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Iconic rockets are returning to Space & Rocket Center’s Rocket Park

HUNTSVILLE The U.S. Space & Rocket Center is heading back to the future with its eye on space history. 

The tail section of a rocket is lowered into place at the Rocket Park. (U.S. Space & Rocket Center Facebook)

After a six-year absence, the rockets are coming back to the newly renovated Rocket Park, behind the Davidson Center for Space Exploration.

In 2018, the Rocket Center removed its Army Redstone, Jupiter, Jupiter-C, Juno II, and Mercury-Redstone rockets, which were mounted before the Rocket Center opened in 1970.

These vehicles represent the Redstone family of rockets that led to the development of the Saturn I and ultimately the Saturn V that took Americans to the moon. Each of the rockets was transported to Cosmos Aerospace in Cullman for restoration work that included repairs and repainting. Fred Luddy, a Space Camp parent from California, provided significant funding for the restoration project.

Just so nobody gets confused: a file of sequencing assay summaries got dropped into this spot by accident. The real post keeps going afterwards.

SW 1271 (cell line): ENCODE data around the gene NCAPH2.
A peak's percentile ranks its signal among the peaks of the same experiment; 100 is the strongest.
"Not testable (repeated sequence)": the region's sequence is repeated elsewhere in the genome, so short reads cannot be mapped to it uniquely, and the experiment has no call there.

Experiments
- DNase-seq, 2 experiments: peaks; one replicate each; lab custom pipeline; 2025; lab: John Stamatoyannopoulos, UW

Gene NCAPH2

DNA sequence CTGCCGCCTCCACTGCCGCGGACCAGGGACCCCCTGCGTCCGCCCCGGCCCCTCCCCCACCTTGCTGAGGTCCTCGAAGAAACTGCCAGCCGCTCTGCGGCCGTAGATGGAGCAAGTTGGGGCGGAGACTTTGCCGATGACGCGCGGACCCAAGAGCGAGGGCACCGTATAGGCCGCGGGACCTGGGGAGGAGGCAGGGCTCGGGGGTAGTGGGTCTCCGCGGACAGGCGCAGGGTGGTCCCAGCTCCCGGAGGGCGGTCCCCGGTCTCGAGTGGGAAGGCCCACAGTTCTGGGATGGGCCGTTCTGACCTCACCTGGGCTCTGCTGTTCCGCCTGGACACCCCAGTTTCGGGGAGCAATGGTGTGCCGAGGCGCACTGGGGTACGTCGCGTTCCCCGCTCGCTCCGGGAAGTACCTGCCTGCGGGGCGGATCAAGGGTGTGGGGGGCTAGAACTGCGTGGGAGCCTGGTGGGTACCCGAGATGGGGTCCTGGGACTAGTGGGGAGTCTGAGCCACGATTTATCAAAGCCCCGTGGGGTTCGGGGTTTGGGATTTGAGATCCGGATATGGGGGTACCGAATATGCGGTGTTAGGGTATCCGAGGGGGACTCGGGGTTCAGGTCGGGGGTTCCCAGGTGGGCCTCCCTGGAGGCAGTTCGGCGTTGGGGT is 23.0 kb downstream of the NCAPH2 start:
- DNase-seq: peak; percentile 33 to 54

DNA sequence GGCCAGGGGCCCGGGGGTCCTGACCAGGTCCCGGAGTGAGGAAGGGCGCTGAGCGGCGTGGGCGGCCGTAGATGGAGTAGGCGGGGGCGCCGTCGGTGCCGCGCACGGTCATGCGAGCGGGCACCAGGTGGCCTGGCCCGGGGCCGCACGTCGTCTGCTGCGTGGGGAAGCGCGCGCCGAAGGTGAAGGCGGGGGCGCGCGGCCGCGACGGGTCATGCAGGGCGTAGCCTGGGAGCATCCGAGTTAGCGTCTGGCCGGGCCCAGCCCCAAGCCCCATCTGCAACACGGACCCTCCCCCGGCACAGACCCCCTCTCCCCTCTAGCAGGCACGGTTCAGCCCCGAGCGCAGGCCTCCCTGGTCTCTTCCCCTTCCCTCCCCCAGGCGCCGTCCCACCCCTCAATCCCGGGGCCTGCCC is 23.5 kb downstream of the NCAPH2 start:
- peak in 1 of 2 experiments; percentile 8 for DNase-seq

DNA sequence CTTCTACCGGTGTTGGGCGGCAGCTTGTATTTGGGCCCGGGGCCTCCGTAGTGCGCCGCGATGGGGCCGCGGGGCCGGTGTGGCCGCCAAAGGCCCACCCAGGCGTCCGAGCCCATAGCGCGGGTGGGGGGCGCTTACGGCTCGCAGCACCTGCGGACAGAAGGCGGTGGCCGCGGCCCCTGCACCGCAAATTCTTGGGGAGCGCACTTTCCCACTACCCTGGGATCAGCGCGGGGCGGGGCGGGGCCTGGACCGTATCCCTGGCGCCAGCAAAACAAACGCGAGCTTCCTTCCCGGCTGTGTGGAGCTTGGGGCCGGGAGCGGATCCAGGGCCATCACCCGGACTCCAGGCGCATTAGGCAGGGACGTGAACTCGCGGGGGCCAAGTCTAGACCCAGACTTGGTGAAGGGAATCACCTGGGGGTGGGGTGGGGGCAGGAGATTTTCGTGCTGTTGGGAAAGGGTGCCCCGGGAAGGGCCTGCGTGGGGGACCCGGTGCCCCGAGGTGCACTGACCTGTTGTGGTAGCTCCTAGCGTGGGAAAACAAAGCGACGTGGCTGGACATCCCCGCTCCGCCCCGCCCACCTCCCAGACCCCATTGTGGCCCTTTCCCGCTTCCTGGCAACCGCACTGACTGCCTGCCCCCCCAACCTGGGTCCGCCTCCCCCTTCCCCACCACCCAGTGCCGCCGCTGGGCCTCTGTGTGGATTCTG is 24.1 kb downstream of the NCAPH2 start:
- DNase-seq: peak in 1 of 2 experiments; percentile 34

The renewed Rocket Park project includes remounting the rockets, a new amphitheater for educational experiences and community events, and greener, guest-friendly spaces.

A significant feature will be the Marshall Retirees Association’s Space Exploration Memorial. The memorial wall will include the names of thousands of local people who have supported space exploration as employees of NASA Marshall Space Flight Center and companies that work with NASA. 

Another important addition to Rocket Park will be a section of the SLS Core Stage Pathfinder, a mock-up that matches the size, weight, and center of gravity of the Space Launch System that is managed by Marshall Space Flight Center.

The Pathfinder was used at Kennedy Space Center and other NASA centers to practice handling an actual vehicle. The segment will illustrate the massive size of the SLS launch vehicle and help tell the story of the Rocket City’s current and ongoing role in space exploration.  

The new Rocket Park along with the Space Camp Operations Center, which last May, are part of an ongoing renewal of the Rocket Center campus. 

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